• Andrew: We have a lot of folks who want live video inside Circle. Timeline is something that a lot of folks also want as well in Q4. And we have an iOS beta that is out for testing. Android testing and 4 new roles!
  • Philip: We’re focusing on affiliate improvements, recurring subscription management, and making sure more folks can make more money with Gumroad.
  • Ward: Integration with Notion is a big update that’s coming as well as improvements to our speed and infrastructure and making Memberspace better for more use-cases in our community.
  • James: Making notion a perfect tool for publishing. improving site generation, custom favicons, privacy features, and strategies to kick-start a growing movement towards “Notion-as-a-website” type of opportunities.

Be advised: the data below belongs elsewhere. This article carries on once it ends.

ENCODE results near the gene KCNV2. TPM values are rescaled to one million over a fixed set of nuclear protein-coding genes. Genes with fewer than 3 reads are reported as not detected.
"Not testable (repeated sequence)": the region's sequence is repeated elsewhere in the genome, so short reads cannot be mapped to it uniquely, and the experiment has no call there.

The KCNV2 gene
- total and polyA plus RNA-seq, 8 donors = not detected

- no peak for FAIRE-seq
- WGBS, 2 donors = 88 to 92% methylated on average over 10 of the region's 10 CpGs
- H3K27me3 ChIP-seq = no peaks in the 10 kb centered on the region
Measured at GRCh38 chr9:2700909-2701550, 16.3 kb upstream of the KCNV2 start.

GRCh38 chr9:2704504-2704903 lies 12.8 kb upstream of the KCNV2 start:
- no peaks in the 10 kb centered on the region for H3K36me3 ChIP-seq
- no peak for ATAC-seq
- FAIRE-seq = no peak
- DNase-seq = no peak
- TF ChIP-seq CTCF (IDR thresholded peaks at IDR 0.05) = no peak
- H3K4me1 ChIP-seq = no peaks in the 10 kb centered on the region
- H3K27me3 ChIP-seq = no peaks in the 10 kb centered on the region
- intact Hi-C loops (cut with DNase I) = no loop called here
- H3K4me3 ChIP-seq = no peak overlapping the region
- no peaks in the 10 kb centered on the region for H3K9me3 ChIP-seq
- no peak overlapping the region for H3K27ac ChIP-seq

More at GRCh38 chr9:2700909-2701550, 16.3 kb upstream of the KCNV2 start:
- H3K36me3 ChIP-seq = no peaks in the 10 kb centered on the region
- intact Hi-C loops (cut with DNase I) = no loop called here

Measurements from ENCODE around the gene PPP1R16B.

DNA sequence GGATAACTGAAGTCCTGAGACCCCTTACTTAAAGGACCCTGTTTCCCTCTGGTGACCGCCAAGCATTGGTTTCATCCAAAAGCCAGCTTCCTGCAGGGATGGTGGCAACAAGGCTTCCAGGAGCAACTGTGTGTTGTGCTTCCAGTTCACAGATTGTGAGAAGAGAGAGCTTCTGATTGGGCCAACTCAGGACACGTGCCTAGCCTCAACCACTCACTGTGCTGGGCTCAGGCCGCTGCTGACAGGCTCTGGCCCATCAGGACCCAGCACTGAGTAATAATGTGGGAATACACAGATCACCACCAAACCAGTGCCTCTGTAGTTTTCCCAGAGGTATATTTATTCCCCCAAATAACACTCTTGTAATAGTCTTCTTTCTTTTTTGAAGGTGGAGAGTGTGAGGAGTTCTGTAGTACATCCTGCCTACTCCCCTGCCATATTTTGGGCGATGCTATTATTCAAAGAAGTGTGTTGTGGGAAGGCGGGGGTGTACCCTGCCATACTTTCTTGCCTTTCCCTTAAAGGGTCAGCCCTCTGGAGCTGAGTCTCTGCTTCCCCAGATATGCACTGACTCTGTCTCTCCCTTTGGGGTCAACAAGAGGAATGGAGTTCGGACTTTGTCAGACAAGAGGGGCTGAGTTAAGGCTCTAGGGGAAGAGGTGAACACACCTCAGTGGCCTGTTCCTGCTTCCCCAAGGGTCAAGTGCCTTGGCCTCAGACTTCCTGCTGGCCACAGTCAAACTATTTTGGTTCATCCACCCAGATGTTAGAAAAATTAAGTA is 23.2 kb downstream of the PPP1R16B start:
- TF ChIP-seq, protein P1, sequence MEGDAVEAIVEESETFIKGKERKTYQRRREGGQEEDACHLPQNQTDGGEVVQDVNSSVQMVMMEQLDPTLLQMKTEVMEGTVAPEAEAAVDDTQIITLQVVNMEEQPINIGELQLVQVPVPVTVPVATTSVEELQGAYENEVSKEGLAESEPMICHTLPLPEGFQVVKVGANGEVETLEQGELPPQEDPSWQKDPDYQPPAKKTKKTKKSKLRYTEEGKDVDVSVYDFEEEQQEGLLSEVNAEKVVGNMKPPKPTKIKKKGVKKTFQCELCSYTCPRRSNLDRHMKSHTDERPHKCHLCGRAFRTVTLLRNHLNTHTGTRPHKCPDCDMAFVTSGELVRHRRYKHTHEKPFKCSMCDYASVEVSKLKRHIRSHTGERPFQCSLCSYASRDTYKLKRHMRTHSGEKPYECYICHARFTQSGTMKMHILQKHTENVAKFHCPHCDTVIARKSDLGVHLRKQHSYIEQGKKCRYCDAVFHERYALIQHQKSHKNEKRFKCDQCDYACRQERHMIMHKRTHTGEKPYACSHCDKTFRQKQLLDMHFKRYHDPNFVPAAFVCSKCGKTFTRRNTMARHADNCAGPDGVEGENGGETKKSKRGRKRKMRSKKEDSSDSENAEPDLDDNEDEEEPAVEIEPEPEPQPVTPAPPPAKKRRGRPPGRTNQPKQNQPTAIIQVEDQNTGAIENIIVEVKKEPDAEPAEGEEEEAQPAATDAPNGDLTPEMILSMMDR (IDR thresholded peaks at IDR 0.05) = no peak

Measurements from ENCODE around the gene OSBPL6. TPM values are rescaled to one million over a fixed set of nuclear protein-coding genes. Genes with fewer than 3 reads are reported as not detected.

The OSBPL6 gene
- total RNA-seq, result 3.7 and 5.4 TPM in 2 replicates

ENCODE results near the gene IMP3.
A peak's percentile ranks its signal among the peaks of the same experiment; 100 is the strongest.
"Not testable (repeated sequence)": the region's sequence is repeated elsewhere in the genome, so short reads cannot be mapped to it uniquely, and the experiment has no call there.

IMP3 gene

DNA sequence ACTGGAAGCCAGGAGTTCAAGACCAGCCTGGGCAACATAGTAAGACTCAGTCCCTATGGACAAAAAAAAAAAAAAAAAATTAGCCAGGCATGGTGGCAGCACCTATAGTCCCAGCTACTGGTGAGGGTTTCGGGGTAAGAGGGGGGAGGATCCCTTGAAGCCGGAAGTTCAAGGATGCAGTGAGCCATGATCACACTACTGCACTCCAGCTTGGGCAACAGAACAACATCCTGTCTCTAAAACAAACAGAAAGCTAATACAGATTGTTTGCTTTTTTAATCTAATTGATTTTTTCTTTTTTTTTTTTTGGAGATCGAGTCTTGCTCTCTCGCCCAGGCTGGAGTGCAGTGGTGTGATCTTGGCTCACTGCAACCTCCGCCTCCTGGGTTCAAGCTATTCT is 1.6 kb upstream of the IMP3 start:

Final question: What’s missing from the #nocode space?

  • Andrew: A system to make sure that all my #nocode systems are working. An alert or notification system.
  • James: The more integrations, the less focus on design. We need more design-centric tools. Don’t forget to put an emphasis on style and brand!

Whew! That’s it.

As always, the greatest compliment you can give me is sharing our newsletter with others!

Special thanks to the dozen or so folks who are helping me test-drive the newsletter this week and give me feedback! Special thanks to Dale, Anna, and a handful of others who signed-up the other day!

📻 — Greed, Async, and a Questionable Tweet

Good morning!

I hope you’ve had your ☕, 🍵, perhaps a 🥯 or maybe you went hard and got some 🥚 and 🥓 and… 🥞? Whatever it was, I hope it was delicious and that you left just enough room for this issue!

As you know, Mondays are feature days while Fridays present your weekend deep-dives; T / W / Th will be much-smaller in size, a perfect, on-the-go portion to get your day started!

You should be in and out in less than 2 minutes, tops — I promise.